• Demands more robust storage, networks, and computer processing.
  • Desires robust delivery models SaaS (Apps, Web Browsers) PaaS (OS, Webserver, DBs), and IaaS (Computer Architecture)
  • Demands better internet and 5G connections

Compliance / Business Continuity Planning (BCP) / Information Asset Management

  • Focused on digital first business processes as the norm, but especially in case of disasters
  • Regular stress testing and benchmarking of processes for business continuity planning across the business

Customer Service Systems

  • Advanced request management and change management systems and processes
  • Desire quick release times, like in the instance of banks designing online forms for mortgage holiday response to coronavirus
  • Integrated omni channel support models through the use of chat bots, social media, service delivery platforms

Corporate communications

  • Focus on harmonised tone of voice
  • AI enabled tools to disseminate corporate information across channels
  • Ethics and integrity key  

Collaboration

  • An awakening to the fact that holding ideas, outcomes, information tightly, or close to one’s chest is safe and playing small
  • Teamwork is not collaboration, collaboration is sharing, it’s letting go, sharing, discussing, and handing off work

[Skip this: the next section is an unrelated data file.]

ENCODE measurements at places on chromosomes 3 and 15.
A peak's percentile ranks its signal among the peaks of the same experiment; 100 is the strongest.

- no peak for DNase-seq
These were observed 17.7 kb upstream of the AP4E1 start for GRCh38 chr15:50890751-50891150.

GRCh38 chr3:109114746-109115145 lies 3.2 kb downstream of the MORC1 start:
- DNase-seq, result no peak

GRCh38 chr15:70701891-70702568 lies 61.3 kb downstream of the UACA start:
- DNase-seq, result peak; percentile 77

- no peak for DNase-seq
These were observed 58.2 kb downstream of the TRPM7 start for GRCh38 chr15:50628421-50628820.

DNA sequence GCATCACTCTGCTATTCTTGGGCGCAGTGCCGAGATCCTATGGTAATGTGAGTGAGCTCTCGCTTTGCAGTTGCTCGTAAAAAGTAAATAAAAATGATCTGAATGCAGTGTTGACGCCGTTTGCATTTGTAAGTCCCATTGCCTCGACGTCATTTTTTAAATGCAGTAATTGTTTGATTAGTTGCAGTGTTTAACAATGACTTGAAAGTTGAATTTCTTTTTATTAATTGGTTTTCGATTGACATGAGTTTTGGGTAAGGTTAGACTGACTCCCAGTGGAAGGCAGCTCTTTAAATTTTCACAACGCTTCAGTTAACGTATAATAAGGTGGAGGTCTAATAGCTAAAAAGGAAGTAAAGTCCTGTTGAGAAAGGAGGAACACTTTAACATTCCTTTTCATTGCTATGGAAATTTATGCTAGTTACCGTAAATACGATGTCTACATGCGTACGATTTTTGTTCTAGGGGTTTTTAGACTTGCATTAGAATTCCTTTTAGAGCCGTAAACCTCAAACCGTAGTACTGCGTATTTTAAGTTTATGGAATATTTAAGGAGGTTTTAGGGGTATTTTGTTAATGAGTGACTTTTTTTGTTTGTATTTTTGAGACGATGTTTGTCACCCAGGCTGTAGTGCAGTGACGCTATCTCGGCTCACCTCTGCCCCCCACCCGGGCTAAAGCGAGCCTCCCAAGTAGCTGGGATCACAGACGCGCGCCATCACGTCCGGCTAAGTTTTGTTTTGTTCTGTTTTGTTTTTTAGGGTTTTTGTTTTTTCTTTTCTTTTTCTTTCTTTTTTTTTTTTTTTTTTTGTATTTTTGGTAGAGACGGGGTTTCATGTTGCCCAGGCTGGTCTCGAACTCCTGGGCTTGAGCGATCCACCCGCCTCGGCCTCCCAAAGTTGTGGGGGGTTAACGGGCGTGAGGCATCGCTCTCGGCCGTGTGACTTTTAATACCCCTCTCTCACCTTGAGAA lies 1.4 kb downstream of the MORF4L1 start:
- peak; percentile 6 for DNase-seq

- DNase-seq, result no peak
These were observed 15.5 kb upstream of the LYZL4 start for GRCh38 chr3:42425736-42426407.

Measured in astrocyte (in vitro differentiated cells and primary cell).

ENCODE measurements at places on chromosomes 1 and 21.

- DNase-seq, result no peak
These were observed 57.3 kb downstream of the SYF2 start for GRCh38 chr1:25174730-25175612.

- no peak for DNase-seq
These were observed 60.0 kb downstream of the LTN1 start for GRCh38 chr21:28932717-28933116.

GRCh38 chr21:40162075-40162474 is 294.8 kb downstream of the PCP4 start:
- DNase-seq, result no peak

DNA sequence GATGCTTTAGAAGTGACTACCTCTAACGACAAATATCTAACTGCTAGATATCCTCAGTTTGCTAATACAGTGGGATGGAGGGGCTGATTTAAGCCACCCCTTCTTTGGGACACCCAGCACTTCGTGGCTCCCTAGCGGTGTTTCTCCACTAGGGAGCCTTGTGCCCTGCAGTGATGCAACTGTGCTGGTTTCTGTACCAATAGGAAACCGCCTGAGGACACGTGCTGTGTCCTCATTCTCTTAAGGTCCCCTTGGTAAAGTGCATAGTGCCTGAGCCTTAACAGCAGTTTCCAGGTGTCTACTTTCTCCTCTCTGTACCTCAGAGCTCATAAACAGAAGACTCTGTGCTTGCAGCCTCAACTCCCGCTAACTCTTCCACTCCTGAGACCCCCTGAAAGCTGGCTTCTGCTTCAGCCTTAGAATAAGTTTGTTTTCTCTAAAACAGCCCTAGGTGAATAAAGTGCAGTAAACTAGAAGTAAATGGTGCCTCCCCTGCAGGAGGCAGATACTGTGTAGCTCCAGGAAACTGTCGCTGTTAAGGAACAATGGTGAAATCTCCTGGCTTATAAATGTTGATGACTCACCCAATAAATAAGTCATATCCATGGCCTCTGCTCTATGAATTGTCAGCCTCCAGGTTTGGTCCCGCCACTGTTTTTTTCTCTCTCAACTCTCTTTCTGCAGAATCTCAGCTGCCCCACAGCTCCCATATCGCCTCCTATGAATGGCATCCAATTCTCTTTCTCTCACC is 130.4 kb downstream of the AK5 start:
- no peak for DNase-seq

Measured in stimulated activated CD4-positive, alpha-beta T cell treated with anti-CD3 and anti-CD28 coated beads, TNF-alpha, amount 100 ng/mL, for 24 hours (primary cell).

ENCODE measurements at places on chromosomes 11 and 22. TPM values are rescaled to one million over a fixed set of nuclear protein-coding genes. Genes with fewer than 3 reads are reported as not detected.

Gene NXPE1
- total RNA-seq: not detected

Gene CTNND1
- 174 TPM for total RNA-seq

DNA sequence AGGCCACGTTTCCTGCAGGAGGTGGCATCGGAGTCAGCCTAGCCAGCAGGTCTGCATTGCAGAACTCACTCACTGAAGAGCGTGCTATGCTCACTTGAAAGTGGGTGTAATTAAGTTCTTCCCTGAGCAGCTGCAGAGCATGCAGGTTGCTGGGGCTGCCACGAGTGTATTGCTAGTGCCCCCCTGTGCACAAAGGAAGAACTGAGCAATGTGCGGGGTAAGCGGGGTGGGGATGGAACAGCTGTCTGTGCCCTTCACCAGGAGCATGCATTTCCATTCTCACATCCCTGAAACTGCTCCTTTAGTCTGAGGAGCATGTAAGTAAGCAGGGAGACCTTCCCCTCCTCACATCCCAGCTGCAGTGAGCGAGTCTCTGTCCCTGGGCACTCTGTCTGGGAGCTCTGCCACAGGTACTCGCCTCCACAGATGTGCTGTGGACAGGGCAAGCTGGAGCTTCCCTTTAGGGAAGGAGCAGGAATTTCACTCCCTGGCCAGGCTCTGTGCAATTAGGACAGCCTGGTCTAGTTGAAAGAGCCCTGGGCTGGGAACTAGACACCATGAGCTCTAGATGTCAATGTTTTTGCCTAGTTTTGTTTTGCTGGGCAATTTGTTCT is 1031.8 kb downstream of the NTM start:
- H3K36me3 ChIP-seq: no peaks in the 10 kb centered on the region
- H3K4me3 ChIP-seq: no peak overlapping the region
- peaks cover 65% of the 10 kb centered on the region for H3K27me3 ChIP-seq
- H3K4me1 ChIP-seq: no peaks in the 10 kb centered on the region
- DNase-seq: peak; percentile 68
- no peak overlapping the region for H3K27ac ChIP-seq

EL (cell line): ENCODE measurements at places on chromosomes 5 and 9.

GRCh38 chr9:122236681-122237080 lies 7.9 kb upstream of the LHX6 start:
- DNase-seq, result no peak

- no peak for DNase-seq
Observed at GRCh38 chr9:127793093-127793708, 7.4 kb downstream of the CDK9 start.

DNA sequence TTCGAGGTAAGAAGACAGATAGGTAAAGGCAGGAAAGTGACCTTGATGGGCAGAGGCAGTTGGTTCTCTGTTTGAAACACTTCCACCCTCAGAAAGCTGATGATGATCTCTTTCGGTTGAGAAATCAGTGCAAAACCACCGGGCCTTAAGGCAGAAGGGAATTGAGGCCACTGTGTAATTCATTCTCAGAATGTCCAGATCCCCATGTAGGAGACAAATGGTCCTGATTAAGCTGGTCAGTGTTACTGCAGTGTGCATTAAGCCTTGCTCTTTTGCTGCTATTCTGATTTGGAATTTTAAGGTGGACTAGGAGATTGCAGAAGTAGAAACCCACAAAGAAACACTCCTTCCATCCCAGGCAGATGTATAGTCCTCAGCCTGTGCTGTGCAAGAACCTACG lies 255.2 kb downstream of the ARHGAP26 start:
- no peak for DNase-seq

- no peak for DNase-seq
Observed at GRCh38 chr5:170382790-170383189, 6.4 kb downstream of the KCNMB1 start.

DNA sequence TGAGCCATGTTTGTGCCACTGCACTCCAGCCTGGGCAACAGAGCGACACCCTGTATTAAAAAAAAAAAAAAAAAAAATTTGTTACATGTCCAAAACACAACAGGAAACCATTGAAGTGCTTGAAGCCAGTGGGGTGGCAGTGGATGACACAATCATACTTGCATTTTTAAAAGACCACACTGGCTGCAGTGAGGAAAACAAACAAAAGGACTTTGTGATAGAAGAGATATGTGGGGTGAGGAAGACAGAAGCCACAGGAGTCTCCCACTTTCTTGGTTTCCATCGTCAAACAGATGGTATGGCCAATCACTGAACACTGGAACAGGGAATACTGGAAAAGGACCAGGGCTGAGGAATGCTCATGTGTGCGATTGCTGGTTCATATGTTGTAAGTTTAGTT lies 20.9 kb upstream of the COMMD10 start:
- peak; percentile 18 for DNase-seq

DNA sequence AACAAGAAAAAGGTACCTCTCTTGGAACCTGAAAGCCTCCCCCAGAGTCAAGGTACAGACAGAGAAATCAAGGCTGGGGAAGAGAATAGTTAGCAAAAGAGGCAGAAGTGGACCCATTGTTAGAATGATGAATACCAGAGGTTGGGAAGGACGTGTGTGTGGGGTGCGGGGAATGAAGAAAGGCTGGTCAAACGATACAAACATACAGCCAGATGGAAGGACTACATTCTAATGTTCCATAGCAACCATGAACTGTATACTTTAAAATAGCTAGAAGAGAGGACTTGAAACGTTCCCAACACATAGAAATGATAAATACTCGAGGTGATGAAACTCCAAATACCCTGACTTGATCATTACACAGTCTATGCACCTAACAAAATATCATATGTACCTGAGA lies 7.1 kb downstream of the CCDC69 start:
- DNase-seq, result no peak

Creativity

  • More creative spaces, outside office work like running, socialising, trust, unfocused time, more vibing with colleagues, and less stress.

Delegation

  • Delegation seen as more of a preparation activity and process than putting a monkey on someone else’s back
  • More effort and time spent with thoroughbred employees, cull nonvalue add staff, and over communicate to people

Emotional Intelligence

  • More focus put on inner rather than outer security, e.g. self-awareness, self-management, empathy, and cultivating skilled relationships
  • More social and emotional learning programmes at work

Enterprise Resource Planning (ERP) systems

  • Improvement to visibility and accuracy of data
  • More modules and business processes added to systems

Financial management

  • Advanced personal financial management skills